Look, folks, the truth of the matter is, the prosecutors made the decision not to go forward with the case. I’m not familiar with the law in the jurisdiction where the alleged assault took place. But assuming it is similar to that here in Texas, the case could have gone forward even without the cooperation of the victim. It would have been more difficult but it has been done before. The prosecutor could have called the responding officers, the detectives who investigated the case, the medical professionals who examined the victim, the victim’s friends and family – as well as the defendant’s friends and family. The prosecutor could even call the victim, albeit that would be a calculated risk because she would be a hostile witness and you don’t want to beat up on the victim in front of the jury.
All of this is a long winded way of saying that I’m tired of the double-standard. As I said, if Hardy were Joe Blow accountant or Certain Famous Writer, no one would bat an eye. He is the latest whipping boy of the media not so much because of who he is and what he did but because of the organization he works for. Ray Rice knocking his girlfriend/wife out in an elevator and Jerry Sandusky abusing who knows how many of his student athletes helped set the stage for the sort of response we are now seeing.
My question for those calling for Hardy to be drummed out of the NFL is multi-fold. First, why aren’t they going after every other employer who knows an employee has been accused of domestic violence – and why not add sex crimes to that? Second, if you remove a person from his source of income, what do you think is going to happen? Isn’t it better to leave him in a situation where he will be monitored and given counselling and supervision than to cut him off from work and income stream, thereby building his frustration and anger?
Yes, this is a roundabout way of wondering why those same folks who are screaming about all the Greg Hardys in the world aren’t doing the same about folks who openly advocate things like sex with minors or who were known to be abusing kids and yet those around them turned a blind eye. We will get up in arms over an NFL player raising his hand to a woman or kids sexting but those dirty little secrets that are known but ignored by the right thinking sort of folks are even worse. How many lives have been ruined because those folks have been protected because they were the darlings of publishing or any other industry?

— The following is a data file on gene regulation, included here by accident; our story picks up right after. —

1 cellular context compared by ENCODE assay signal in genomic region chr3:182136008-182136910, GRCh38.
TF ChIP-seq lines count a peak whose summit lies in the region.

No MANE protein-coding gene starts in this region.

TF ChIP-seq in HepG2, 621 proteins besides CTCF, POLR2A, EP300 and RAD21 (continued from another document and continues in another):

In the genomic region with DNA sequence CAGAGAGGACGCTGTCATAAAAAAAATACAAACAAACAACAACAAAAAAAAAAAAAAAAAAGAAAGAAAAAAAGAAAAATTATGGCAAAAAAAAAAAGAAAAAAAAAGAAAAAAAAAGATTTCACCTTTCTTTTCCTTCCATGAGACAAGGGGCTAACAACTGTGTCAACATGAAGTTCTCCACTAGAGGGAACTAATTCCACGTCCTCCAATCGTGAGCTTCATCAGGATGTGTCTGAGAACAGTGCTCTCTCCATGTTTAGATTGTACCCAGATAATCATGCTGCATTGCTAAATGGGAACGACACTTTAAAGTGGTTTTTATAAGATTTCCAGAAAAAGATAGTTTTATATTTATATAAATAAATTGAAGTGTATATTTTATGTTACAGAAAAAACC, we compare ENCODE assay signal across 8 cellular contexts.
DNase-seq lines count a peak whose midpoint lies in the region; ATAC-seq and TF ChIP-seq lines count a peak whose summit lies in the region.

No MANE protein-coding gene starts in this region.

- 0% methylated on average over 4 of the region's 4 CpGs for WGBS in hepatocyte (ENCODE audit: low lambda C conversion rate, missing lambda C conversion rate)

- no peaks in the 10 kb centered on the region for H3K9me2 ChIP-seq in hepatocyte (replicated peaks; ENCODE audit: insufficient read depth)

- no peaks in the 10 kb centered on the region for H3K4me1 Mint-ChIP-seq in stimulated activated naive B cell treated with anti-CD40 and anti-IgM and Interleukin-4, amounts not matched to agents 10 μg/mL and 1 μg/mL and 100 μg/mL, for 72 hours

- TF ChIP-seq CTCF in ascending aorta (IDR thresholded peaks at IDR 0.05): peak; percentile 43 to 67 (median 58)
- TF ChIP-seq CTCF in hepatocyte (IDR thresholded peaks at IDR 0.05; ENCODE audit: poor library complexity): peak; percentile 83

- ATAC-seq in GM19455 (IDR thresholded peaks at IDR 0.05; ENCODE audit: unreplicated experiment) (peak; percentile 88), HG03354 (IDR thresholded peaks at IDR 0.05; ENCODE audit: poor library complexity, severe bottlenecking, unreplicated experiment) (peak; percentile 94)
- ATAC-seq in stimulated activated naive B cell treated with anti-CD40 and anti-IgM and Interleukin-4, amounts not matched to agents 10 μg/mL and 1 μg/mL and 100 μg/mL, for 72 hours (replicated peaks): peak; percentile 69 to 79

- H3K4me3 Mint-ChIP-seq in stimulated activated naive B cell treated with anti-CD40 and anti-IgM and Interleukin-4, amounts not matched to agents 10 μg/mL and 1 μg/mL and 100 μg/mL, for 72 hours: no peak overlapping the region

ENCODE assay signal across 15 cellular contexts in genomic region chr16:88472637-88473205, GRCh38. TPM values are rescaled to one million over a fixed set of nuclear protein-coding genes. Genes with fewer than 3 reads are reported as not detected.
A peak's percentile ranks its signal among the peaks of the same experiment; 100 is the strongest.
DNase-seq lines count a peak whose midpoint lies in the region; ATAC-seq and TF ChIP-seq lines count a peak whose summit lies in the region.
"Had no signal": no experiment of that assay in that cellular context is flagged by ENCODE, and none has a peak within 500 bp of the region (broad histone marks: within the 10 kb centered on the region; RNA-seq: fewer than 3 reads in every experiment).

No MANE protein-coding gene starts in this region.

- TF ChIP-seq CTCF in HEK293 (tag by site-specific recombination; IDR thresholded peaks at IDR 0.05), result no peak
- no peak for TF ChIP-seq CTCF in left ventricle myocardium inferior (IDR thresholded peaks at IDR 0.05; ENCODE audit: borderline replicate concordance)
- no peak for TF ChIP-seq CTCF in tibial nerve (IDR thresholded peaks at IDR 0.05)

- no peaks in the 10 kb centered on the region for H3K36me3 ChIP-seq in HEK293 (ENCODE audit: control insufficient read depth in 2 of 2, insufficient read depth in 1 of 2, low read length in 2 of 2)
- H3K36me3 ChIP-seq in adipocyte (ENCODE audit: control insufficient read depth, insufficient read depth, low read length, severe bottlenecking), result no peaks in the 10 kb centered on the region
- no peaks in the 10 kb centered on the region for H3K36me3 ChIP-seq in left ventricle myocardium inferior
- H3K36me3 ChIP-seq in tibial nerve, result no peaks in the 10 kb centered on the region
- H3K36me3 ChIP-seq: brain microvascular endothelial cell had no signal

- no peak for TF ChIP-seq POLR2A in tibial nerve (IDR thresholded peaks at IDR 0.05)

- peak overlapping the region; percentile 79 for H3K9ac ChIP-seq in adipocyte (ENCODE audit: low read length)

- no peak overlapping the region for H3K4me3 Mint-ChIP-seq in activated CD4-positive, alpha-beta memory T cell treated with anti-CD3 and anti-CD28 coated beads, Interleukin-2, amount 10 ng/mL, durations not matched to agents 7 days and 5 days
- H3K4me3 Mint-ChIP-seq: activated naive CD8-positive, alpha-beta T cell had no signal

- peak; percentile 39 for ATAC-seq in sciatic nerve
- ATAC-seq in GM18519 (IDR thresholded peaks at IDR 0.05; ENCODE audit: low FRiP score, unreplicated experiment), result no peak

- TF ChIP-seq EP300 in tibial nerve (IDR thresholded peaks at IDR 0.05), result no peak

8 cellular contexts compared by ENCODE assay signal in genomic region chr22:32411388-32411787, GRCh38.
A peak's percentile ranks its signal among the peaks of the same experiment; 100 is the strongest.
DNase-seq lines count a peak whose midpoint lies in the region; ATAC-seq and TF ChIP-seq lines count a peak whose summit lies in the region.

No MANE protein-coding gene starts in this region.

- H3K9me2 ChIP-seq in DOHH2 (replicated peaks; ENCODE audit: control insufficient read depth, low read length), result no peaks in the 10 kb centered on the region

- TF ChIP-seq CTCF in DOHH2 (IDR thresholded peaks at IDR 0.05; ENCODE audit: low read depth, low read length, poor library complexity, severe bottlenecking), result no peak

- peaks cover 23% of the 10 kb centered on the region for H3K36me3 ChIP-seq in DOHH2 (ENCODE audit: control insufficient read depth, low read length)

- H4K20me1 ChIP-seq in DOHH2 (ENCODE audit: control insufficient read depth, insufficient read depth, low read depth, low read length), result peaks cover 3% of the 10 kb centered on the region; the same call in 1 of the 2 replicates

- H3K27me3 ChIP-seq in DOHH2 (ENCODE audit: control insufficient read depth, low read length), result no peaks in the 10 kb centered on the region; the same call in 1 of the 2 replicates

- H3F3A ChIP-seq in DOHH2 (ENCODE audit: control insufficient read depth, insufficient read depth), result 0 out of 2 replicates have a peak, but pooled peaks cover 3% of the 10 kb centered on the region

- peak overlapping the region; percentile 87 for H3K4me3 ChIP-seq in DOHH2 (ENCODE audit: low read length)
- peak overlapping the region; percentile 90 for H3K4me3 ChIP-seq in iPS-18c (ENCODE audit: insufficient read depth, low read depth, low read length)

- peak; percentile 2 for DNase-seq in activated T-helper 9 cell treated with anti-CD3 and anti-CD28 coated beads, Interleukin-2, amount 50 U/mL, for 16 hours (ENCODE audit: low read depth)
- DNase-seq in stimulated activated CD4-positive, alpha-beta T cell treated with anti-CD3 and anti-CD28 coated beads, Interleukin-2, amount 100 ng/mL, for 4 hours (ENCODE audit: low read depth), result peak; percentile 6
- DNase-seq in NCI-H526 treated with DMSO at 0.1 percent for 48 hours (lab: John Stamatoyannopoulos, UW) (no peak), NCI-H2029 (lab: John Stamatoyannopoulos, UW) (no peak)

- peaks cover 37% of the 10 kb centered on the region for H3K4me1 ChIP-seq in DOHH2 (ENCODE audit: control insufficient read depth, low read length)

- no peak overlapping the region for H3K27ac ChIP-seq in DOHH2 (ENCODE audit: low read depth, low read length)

Let’s look at the other side of the coin. Dallas is considering joining more than 100 other cities across the country that have removed the question on employment applications asking if the applicant has been convicted of a felony. The rationale behind it is that knowing from the beginning of the application process that someone is a convicted felon makes it too easy to dismiss them as an applicant despite their other qualifications. They have served their time, paid their debt to society and should be on even footing with every other applicant from the beginning. Besides, as city officials say, the question will be asked later in the process and considered if germane to the job being applied for.
Sounds reasonable to me. But I guess that same thinking wouldn’t apply to Hardy because he hasn’t “paid” for his crime. Well guess what, the fact he hasn’t is a direct result of the prosecutor from retrying him. I hate what he allegedly did. Hate it more than you can guess and for reasons only a few of you know. But he deserves the same treatment every other person in that situation gets. As long as he lives up to the contract provisions he has with the Cowboys and the NFL, he should be able to keep his job. We don’t have to like the man or his actions but we are going down a slippery slope when we start demanding people be removed from their profession without a conviction on their record – and he doesn’t have one.